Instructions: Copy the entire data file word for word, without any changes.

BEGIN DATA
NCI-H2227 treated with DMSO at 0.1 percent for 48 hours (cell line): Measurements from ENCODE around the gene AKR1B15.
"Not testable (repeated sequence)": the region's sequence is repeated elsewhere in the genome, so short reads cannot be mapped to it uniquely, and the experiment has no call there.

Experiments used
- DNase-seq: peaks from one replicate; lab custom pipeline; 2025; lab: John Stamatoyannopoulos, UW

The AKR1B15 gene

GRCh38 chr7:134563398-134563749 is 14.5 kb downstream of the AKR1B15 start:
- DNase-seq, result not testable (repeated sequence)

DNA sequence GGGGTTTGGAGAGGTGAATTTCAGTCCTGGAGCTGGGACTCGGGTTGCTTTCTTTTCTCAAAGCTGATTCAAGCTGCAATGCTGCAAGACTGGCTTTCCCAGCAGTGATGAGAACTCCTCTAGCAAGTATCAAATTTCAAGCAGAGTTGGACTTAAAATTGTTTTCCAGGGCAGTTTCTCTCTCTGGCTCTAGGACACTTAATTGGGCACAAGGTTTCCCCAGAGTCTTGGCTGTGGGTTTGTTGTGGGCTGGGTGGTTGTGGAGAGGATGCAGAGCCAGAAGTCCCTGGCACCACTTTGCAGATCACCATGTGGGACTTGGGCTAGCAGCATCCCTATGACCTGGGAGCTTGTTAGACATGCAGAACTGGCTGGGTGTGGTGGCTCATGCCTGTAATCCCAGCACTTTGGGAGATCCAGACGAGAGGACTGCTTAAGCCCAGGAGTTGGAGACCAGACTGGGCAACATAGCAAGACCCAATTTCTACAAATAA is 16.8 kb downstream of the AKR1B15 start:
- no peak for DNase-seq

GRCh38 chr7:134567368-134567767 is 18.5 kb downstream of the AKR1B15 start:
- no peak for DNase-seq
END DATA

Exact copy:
NCI-H2227 treated with DMSO at 0.1 percent for 48 hours (cell line): Measurements from ENCODE around the gene AKR1B15.
"Not testable (repeated sequence)": the region's sequence is repeated elsewhere in the genome, so short reads cannot be mapped to it uniquely, and the experiment has no call there.

Experiments used
- DNase-seq: peaks from one replicate; lab custom pipeline; 2025; lab: John Stamatoyannopoulos, UW

The AKR1B15 gene

GRCh38 chr7:134563398-134563749 is 14.5 kb downstream of the AKR1B15 start:
- DNase-seq, result not testable (repeated sequence)

DNA sequence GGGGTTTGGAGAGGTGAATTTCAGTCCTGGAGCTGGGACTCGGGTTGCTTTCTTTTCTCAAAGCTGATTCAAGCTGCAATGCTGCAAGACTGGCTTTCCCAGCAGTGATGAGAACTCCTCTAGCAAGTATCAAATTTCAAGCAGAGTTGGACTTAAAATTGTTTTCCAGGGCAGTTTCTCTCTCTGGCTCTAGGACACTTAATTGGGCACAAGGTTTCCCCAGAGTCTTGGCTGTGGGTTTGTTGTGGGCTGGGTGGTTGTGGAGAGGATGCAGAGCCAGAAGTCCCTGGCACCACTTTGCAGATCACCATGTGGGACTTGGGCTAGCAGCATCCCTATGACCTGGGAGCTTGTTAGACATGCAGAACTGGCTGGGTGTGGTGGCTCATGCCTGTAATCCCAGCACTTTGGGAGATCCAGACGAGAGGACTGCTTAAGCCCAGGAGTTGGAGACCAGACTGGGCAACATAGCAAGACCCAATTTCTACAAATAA is 16.8 kb downstream of the AKR1B15 start:
- no peak for DNase-seq

GRCh38 chr7:134567368-134567767 is 18.5 kb downstream of the AKR1B15 start:
- no peak for DNase-seq